She also says that it can be hard to keep an updated number of how many teachers are needed, or will be needed for the upcoming school year, because it is a moving target with aspects like retirement, maternity leave and resignation factoring into job vacancies.

While the battle towards employing and retaining more bilingual teachers in Illinois continues, at U-46 there is generally a positive outlook on the future of this issue.

“We’re very proud of the dual language program here at U-46 and it’s a great opportunity for our students and so we just need to find those teachers. There’s a shortage now, so on top of everything these types of things, programs and grants, can help us,� said Mireya Perez, Director of Human Resources at U-46.

Pirtle agrees, saying “I truly believe we are gonna see the day where hopefully, through having dual language programs, essentially we’re growing these bilingual students to potentially, hopefully, be teachers one day, or social workers that serve in our school.�

The post National Teacher Shortage Highlights Need for Bilingual Teachers and Dual Literacy in Illinois Classrooms appeared first on ILLN.

Supreme Court EPA Ruling Will Disproportionately Impact Vulnerable Communities

The U.S. Supreme Court ruled against the Environmental Protection Agency last Thursday, restricting the agency’s ability to reduce greenhouse gas emissions across the country as climate change continues to disproportionately impact low-income communities and residents of color. 

Moving forward, the EPA will need explicit permission from Congress to enforce such regulations. The 6-to-3 decision has also sparked concerns nationwide that the ruling might affect the regulatory efforts of similar federal agencies, according to GBH.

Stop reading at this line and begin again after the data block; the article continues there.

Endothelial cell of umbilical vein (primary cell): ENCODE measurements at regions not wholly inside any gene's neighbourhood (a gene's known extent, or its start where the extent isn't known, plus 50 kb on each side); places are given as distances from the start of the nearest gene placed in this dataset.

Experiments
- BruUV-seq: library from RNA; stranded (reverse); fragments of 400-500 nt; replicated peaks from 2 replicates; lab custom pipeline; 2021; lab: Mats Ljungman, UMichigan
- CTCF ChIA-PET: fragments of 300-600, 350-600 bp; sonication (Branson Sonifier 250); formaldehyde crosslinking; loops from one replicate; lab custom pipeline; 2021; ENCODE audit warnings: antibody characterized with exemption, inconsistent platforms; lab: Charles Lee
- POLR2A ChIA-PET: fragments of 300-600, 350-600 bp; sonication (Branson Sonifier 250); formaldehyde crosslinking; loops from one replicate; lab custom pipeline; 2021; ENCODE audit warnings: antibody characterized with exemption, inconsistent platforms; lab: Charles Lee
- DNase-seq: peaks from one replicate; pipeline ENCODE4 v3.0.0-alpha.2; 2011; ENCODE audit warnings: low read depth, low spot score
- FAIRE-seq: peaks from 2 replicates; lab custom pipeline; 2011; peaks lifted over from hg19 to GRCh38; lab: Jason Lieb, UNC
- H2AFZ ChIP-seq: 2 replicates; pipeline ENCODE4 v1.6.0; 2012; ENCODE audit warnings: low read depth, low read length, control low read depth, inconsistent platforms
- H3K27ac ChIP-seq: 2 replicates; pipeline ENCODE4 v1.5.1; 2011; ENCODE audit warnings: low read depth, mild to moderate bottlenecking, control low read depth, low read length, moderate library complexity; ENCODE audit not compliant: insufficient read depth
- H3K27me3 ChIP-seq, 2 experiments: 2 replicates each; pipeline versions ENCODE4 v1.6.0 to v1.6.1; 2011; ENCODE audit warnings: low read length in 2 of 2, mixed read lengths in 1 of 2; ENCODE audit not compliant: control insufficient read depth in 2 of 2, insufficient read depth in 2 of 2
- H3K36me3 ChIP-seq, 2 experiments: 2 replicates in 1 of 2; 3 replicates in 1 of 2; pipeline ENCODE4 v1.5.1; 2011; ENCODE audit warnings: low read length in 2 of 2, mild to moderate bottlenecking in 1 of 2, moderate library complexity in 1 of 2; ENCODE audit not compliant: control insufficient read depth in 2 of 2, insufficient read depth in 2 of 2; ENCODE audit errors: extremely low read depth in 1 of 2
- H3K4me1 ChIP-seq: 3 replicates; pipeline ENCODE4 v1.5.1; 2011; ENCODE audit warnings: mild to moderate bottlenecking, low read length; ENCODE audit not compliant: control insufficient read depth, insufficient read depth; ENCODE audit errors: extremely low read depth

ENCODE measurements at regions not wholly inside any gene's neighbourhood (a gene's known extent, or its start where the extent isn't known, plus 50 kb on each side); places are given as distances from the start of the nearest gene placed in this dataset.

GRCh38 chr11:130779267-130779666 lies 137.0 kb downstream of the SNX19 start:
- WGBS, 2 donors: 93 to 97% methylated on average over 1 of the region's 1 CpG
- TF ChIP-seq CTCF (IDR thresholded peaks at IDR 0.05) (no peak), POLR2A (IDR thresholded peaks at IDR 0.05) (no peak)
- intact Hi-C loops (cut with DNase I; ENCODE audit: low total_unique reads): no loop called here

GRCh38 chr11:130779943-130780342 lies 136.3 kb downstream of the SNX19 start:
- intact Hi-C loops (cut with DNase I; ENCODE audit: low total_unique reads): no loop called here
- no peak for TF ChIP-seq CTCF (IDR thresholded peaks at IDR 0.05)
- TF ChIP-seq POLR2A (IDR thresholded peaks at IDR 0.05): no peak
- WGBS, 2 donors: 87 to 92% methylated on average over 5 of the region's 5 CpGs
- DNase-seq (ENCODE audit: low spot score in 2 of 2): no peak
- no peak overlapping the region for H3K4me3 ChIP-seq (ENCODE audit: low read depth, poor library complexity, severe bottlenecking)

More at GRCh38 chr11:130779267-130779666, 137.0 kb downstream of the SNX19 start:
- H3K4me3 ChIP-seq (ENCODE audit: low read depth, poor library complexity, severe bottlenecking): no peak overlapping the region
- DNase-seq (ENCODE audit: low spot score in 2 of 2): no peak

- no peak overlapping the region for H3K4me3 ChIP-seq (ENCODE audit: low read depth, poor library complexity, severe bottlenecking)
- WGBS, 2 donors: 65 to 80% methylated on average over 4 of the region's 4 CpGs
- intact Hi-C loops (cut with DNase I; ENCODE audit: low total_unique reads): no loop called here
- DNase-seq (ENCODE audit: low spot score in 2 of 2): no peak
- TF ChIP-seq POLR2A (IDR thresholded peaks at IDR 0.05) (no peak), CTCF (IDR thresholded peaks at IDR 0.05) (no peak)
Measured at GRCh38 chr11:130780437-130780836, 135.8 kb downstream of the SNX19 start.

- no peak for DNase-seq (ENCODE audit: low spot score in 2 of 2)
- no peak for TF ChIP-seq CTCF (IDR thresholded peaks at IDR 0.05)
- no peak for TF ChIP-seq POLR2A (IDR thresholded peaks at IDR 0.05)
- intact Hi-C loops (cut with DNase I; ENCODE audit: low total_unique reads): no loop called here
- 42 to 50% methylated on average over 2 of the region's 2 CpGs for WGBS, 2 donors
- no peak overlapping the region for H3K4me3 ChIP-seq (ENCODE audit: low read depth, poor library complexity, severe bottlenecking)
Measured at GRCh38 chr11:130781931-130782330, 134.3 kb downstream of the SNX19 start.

“The consequences of this decision will ripple across the entire federal government, from the regulation of food and drugs to our nation’s health care system, all of which will put American lives at risk,â€� said Senate Democratic leader Chuck Schumer of New York. 

Research experts and environmental advocates continue to study the variety of ways climate change continues to affect vulnerable communities throughout the country. 

“Disasters can have the effect of widening existing inequalities,� said Caroline Ratcliffe, a senior economist at the Office of Research at the Consumer Financial Protection Bureau (CFPB).

Black residents who experience extreme weather encountered financial issues three times the rate of white people while Latino residents faced financial problems more than twice the rate of white people, according to a nationwide survey conducted by NPR, the Robert Wood Johnson Foundation, and the Harvard T.H. Chan School of Public Health.  

“Facing extreme weather has had a substantial impact on millions of Americans, who have had serious property damage, health, and financial consequences,” said Professor Robert J. Blendon of Harvard T.H. Chan School of Public Health.

Publisher’s Notes: This story is an aggregate from GBH.

Cover Photo: Rick Bowmer / AP

CT Public Library Initiative Seeks to Close Local Digital Divide

Connecticut Public Libraries seek to address the growing digital divide between the state’s diverse communities through its CT Libraries & Partners for Digital Equity initiative, which participated in a series of Juneteenth events last month. 

The CT Libraries & Partners for Digital Equity Coalition oversees the new initiative that aims to provide computers, affordable high-speed broadband, and community digital navigators to local communities. Public Library staff and other community members formed the Coalition in January 2020 as a team dedicated to closing the drastic gap in digital access across Connecticut.  

“There are still families at home who don’t have internet access, who do not have a device, and who do not know how to use it,â€� said Dawn LaValle, Director of the Division of Library Development for the CT State Library. “So, the pandemic really shined a light on this problem and we’re just realizing the expanse of it.â€� 

The COVID-19 pandemic has greatly amplified the lack of digital access among local BIPOC communities, specifically among Black and Latino households. LaValle explained that CT Public Libraries have been aware of a digital gap between CT’s diverse communities but most did not recognize the gap’s full extent until 2020.